Category: Thailand, Laos, Cambodia, 2018

Alms and More

January 27. Forgot to give you this information about Laos. If you’re not interested, scroll down to the first photo below.

Laos was one of two “dominoes” that fell after the Vietnam War. Cambodia, where we will be going next is the second.

The domino theory was a Cold War policy that suggested a communist government in one nation would quickly lead to communist takeovers in neighboring states, each falling like a perfectly aligned row of dominos. In Southeast Asia, the U.S. government used the now-discredited domino theory to justify its involvement in the Vietnam War and its support for a non-communist dictator in South Vietnam. In fact, the American failure to prevent a communist victory in Vietnam had much less of an impact than had been assumed by proponents of the domino theory. With the exception of Laos and Cambodia, communism failed to spread throughout Southeast Asia.

The human history of Laos stretches back more than 10,000 years as stone tools and skulls unearthed in Huaphan and Luang Prabang provinces can confirm. The famous giant jars in Xieng Khouang province and stone columns in Huaphan province date from the neolithic period. Over centuries, rural settlements grew slowly to ‘muang’ (townships) along the Mekong River.

The charismatic King Fa Ngoum (1349-1357) began grouping the muang into a unified Lan Xang Kingdom, basing the capital at Xiengdong Xiengthong, now known as Luang Prabang. Fa Ngoum was also a warrior, and between 1353 and 1371 he invaded and conquered territories that include all of present-day Laos and much of what makes up northern and eastern Thailand. Under his fierce and dynamic rule, construction, development and national defense were organized.

The capital was moved to Vientiane in 1560 during the reign of King Setthathirath, who erected the That Luang Stupa, a venerated religious shrine which is a well known symbol of the Laos nation. The warring Burmese occupied the capital for seven years from 1575, reflecting their dominance over Southeast Asia at that time.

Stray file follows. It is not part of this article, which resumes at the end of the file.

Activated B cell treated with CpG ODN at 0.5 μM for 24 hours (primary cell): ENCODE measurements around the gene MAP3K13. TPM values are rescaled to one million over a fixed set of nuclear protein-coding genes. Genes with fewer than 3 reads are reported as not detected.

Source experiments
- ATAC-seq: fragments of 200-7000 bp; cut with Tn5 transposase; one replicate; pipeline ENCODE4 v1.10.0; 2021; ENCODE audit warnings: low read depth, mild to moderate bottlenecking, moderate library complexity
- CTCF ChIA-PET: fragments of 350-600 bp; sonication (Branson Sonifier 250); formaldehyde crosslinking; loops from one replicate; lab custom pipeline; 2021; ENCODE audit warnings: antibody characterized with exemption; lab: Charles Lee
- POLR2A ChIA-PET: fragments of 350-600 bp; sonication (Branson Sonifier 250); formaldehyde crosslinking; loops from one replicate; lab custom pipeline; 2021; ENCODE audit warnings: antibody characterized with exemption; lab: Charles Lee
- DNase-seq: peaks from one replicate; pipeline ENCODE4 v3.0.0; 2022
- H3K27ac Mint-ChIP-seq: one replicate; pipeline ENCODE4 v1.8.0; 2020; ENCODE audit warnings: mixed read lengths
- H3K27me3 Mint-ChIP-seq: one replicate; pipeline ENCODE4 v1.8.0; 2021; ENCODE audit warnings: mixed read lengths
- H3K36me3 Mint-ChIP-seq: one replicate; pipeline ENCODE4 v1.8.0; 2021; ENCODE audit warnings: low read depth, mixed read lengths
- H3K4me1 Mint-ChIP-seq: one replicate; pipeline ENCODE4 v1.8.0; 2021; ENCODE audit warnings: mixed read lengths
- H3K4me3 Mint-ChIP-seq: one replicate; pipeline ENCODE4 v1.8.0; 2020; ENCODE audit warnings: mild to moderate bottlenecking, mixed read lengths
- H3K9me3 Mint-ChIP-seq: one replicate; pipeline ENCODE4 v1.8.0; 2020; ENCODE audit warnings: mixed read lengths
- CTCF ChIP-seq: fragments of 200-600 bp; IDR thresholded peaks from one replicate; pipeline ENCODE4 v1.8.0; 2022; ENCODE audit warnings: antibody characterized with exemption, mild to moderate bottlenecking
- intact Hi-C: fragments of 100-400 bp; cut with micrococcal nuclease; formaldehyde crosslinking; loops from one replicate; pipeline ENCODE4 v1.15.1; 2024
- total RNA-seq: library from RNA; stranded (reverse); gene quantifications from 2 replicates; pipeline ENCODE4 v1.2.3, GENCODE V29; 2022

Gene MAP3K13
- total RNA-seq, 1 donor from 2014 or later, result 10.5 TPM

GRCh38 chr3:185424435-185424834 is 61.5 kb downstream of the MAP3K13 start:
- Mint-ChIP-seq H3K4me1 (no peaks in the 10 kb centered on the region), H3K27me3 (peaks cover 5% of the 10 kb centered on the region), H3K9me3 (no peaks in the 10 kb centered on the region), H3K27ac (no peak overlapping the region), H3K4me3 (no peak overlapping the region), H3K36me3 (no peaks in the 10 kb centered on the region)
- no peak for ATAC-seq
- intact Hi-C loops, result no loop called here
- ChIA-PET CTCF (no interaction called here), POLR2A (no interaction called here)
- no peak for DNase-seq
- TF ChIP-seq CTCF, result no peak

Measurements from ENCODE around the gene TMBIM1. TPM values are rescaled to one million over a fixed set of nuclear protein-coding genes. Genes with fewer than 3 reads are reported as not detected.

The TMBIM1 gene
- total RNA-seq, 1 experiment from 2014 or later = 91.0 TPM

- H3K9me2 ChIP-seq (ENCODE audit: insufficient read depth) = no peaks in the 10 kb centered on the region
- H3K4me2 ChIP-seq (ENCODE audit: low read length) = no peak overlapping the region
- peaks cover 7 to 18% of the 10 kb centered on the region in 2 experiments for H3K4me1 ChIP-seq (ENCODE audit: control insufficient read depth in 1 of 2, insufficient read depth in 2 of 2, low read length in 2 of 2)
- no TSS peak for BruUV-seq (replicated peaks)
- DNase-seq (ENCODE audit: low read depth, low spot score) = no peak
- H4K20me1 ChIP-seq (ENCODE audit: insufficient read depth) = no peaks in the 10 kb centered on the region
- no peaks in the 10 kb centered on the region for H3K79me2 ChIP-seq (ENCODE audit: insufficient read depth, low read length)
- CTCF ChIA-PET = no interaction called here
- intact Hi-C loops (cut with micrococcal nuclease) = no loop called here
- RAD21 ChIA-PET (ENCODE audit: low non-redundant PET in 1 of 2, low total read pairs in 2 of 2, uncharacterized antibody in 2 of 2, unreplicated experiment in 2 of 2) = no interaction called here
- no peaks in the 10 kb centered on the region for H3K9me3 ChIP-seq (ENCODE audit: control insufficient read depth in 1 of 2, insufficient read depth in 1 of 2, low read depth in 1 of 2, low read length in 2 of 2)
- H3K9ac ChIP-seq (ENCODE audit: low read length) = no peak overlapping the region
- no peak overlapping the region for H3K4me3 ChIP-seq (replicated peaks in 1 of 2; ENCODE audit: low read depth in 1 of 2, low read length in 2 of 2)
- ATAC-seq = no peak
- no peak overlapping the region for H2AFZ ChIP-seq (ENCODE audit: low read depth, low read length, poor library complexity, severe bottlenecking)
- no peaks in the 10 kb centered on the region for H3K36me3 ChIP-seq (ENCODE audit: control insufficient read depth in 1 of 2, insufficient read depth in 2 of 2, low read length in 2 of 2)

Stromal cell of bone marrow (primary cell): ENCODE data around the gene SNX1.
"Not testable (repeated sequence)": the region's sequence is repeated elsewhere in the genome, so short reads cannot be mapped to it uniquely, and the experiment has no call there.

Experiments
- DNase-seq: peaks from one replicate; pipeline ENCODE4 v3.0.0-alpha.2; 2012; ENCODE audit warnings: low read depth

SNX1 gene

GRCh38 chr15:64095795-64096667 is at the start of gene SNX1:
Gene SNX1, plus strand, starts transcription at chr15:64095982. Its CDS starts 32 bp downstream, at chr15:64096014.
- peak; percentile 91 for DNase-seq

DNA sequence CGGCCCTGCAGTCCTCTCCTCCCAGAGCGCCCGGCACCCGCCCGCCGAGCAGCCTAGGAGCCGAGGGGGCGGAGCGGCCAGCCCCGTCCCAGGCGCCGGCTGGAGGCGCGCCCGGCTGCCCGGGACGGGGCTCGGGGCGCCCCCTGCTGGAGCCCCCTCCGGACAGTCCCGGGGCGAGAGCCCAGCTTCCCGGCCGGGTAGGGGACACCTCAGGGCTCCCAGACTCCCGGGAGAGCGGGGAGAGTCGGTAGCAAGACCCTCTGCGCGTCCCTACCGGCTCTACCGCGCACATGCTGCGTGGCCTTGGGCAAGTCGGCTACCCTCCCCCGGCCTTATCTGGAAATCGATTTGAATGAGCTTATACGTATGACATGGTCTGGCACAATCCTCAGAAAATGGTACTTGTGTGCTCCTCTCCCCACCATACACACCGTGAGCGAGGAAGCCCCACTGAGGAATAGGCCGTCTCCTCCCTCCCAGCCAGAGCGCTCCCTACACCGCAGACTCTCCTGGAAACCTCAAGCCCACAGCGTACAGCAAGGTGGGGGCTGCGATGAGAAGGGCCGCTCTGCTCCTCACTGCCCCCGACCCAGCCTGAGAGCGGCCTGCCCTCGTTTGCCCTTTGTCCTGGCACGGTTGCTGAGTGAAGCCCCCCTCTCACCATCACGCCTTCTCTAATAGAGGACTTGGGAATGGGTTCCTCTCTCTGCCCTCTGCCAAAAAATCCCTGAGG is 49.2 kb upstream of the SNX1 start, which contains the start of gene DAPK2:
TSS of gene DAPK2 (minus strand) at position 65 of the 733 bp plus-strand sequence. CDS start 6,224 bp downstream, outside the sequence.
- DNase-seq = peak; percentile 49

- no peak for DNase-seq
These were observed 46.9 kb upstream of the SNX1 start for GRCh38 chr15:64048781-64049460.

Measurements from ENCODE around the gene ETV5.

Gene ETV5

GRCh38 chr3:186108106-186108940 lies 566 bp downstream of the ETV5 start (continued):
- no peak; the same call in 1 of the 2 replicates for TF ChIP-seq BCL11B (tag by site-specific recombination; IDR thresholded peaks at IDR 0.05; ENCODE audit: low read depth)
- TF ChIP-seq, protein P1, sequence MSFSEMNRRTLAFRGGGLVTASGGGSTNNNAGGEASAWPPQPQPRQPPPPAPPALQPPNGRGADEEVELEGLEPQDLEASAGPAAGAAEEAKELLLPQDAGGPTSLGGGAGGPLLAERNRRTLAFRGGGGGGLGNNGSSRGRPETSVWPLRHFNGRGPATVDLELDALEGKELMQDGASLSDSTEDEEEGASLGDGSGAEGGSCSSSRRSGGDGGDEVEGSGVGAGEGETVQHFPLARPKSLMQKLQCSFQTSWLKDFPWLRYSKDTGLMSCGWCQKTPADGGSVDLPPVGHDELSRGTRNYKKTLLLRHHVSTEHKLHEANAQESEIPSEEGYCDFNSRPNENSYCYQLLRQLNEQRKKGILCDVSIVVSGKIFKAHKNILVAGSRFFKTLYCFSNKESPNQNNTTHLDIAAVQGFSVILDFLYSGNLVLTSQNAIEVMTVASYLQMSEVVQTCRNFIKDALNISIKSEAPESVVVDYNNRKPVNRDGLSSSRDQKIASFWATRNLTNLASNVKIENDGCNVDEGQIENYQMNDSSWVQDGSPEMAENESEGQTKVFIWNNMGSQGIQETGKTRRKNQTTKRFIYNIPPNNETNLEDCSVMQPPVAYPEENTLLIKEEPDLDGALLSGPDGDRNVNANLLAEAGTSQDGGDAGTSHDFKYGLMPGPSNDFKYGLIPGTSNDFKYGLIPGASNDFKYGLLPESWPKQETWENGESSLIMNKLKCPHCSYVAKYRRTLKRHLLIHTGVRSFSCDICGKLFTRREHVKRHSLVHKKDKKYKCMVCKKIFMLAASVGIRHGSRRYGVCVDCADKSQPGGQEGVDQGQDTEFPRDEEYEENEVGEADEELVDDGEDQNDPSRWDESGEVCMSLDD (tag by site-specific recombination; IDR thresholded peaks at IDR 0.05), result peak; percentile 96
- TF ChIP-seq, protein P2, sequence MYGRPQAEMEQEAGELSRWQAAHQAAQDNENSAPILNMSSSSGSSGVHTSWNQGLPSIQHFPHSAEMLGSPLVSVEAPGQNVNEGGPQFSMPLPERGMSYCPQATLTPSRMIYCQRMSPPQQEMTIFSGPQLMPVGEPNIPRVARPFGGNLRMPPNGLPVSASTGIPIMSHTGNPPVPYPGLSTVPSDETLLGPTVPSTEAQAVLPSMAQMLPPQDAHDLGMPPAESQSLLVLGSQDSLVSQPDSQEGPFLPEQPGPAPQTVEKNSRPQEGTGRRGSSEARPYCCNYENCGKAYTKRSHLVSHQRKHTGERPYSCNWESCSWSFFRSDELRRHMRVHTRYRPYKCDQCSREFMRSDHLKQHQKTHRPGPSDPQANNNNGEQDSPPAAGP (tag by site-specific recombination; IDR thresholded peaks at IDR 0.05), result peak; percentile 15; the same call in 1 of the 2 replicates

In 1591 the two Laotian kingdoms in Luang Prabang and Vieng Chan were reunited under King Nokeo Koumane. In the 17th century, under the region of King Souliyavongsa, the Kingdom entered its ‘golden age’ and gained increasing attention from Europe. Reports written by Dutch merchants from the East Indian Company describe a land of magnificent palaces, temples, and awe-inspiring religious ceremonies. Vientiene was then considered to be one of the most beautiful cities in Southeast Asia.

At the end of the reign of King Souliyavongsa, feudal lords challenged the throne, which in 1713, led to the division of the country into three Kingdoms: Luang Prabang, Vientiane, and Champassack. This rift and disunity created excellent opportunities for invasion, in particular, from Siam. By the end of the 18th century, most of Laos was under Siamese (Thai) domination, leading to a costly war with Siam in the 1820s that ended in all three Kingdoms being ceded to the Thais.

However, with the expansion of French Indochina in the late 19th century, the Thais eventually relinquished Laos to the French and in 1893, Laos became a French colony. The French organized this territory as a protectorate, with its administrative center at Vientiane, and granted it autonomy in local matters.

The catalyst for change was the WW2 Japanese occupation of Indochina, when a Lao resistance group named Lai Issara was formed to prevent the return of the French. Independence was granted in 1953, but internal feuding between nationalist and communist factions was to continue for several years.